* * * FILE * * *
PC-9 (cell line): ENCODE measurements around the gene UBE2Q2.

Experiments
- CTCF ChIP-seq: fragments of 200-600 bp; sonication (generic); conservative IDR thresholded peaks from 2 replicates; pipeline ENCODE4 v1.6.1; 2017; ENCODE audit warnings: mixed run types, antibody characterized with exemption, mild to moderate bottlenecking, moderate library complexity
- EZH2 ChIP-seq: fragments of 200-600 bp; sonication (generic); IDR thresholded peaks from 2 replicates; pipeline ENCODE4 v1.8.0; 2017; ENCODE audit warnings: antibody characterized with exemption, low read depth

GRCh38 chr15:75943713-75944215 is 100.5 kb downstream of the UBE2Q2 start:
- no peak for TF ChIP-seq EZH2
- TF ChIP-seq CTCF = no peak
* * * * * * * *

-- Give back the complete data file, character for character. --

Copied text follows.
PC-9 (cell line): ENCODE measurements around the gene UBE2Q2.

Experiments
- CTCF ChIP-seq: fragments of 200-600 bp; sonication (generic); conservative IDR thresholded peaks from 2 replicates; pipeline ENCODE4 v1.6.1; 2017; ENCODE audit warnings: mixed run types, antibody characterized with exemption, mild to moderate bottlenecking, moderate library complexity
- EZH2 ChIP-seq: fragments of 200-600 bp; sonication (generic); IDR thresholded peaks from 2 replicates; pipeline ENCODE4 v1.8.0; 2017; ENCODE audit warnings: antibody characterized with exemption, low read depth

GRCh38 chr15:75943713-75944215 is 100.5 kb downstream of the UBE2Q2 start:
- no peak for TF ChIP-seq EZH2
- TF ChIP-seq CTCF = no peak